Researchers from the University of Michigan have developed and are now testing a device they call “the epitome of precision medicine” that detects cancer in circulating blood.
Nobody wants to have a biopsy,” says Dr. Daniel Hayes, Professor of Breast Cancer Research at the University of Michigan Rogel Cancer Center in Ann Arbor. But, Dr. Hayes suggests, “If we could get enough cancer cells from the blood, we could use them to learn about the tumor biology and direct care for the patients.”
Dr. Hayes and his team have recently developed a wearable device that can “filter” circulating blood for cancer cells that — if it passes all the tests — could replace liquid biopsies where healthcare professionals take blood or urine samples from individuals to look for markers of cancer.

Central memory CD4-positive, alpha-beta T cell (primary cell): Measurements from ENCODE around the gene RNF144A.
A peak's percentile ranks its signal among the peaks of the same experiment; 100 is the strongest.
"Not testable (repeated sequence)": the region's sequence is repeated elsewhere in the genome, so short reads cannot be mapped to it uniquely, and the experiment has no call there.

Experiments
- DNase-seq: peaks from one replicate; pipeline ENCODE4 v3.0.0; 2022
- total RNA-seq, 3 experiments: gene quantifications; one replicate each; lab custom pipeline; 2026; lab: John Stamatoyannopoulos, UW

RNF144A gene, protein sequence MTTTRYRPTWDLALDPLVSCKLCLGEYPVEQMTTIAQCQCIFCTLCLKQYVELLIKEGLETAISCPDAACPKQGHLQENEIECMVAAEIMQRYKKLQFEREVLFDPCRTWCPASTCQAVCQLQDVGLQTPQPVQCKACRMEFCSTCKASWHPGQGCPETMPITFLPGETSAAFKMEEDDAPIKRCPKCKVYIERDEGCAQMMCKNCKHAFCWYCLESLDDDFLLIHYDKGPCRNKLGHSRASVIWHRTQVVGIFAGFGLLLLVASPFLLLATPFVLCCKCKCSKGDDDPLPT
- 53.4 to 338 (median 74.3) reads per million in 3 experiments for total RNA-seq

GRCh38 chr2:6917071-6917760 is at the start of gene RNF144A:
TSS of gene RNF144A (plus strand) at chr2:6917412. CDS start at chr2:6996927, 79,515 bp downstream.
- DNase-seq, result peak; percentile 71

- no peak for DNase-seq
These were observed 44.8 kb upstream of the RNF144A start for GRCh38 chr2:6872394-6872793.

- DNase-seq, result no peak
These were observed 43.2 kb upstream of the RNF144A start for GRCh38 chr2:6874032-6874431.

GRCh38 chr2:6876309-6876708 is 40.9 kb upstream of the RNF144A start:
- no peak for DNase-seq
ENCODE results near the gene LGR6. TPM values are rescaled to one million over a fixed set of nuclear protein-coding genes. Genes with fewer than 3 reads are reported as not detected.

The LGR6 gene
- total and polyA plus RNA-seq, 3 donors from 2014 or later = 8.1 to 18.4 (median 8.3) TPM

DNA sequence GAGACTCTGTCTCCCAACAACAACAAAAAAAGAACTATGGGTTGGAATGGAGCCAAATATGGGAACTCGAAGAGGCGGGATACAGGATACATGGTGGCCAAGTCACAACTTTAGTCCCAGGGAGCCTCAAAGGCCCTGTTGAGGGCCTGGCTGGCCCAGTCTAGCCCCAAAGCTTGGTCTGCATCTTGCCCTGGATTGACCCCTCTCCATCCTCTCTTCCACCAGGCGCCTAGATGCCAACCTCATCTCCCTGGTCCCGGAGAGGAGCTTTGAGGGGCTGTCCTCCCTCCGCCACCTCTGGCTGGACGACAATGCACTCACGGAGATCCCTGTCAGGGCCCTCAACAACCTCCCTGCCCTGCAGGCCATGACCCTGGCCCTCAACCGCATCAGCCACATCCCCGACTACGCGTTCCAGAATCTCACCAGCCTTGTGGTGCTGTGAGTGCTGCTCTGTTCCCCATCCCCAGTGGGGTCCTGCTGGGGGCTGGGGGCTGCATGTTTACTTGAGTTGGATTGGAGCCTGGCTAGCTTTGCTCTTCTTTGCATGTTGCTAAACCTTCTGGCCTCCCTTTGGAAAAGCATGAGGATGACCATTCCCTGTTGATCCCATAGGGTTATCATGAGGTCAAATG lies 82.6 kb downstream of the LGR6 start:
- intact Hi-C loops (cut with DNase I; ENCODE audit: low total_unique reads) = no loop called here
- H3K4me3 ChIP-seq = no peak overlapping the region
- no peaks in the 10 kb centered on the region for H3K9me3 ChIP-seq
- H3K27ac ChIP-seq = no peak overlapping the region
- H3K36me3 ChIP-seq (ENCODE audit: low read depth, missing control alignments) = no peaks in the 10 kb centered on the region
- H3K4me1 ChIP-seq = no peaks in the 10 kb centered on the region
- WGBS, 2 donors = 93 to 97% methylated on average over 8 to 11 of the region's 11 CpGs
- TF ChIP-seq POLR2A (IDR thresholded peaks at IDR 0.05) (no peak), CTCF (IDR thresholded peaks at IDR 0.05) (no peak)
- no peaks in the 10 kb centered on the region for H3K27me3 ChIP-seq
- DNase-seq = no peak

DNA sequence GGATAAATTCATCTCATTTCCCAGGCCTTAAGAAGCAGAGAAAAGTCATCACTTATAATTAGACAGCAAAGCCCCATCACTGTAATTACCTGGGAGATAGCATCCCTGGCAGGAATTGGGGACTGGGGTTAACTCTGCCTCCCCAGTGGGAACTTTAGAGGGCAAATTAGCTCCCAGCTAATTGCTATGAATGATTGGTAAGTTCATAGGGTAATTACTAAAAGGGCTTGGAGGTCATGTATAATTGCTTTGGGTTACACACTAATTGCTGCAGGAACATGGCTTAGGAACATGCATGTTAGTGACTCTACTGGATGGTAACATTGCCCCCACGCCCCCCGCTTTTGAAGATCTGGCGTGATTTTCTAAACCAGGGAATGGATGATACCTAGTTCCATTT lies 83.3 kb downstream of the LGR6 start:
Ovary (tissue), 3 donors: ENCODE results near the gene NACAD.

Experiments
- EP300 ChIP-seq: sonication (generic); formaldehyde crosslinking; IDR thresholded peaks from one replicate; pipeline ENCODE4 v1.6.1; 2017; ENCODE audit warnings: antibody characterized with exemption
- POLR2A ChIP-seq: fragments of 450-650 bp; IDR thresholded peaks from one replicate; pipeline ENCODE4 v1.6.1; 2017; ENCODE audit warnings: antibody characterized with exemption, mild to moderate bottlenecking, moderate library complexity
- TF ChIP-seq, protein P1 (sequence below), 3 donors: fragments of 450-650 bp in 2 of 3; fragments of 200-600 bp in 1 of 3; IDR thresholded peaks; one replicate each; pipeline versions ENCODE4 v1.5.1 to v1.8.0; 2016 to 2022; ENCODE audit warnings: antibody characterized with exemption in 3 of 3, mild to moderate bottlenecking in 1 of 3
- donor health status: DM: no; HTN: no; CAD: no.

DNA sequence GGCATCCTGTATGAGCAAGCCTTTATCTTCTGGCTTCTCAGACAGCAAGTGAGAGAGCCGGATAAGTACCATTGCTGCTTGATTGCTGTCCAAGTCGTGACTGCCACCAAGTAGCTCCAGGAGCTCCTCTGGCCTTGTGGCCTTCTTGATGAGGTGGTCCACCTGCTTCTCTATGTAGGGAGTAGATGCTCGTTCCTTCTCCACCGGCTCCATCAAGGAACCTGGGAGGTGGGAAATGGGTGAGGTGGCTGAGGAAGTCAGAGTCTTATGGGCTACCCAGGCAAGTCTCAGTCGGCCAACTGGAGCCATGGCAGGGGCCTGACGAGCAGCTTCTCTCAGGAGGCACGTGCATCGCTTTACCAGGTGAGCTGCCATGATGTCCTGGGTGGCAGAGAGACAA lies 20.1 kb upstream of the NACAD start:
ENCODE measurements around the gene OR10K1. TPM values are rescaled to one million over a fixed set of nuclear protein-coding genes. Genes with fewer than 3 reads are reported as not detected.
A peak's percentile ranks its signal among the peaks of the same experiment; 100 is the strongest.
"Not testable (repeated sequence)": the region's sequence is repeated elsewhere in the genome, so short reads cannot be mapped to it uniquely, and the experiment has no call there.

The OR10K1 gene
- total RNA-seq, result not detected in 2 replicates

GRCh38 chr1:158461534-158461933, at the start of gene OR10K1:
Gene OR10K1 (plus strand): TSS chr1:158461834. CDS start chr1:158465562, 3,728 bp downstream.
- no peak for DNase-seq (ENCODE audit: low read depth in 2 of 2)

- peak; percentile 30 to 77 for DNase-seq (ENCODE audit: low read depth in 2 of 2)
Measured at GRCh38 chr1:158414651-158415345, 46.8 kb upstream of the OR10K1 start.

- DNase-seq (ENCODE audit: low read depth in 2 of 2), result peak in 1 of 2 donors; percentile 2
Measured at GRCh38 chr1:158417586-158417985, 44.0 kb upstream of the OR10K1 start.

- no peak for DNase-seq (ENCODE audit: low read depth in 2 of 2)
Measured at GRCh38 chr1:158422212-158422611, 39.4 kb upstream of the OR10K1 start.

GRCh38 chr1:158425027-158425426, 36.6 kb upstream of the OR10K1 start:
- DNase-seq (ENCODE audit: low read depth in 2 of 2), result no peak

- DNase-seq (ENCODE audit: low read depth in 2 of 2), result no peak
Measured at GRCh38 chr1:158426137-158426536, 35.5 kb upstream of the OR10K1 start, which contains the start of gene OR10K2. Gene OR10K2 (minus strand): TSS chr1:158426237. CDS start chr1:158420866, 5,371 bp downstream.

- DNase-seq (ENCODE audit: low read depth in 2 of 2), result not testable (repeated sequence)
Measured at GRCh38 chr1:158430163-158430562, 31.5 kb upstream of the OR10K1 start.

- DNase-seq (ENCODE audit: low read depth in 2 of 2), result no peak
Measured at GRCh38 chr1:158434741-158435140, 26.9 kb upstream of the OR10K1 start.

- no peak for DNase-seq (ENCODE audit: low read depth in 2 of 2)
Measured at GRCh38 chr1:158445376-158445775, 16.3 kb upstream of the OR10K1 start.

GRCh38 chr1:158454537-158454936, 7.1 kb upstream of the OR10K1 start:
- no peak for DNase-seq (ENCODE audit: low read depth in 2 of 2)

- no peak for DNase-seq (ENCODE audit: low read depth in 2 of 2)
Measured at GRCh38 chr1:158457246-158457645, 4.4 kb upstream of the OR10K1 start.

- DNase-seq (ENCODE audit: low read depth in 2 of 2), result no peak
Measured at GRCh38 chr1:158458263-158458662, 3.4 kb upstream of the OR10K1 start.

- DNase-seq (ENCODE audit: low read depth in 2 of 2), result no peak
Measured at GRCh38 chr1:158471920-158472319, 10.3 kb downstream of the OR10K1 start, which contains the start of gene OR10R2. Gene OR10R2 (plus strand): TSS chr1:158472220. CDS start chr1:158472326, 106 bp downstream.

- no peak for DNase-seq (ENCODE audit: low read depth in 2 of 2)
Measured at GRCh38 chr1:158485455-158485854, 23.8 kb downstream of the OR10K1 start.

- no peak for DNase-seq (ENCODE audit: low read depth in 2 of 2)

For the time being, the team has tested this device in dogs .The researchers found that the wearable device identified and collected 3.5 times more cancer cells per milliliter of blood than the same chip did when “scanning” blood samples in vitro.
While the new device has so far shown a lot of promise, Dr. Hayes believes that there is still a while to go until it becomes available to humans. He estimates that the team may be able to conduct clinical trials in human participants within 3 to 5 years.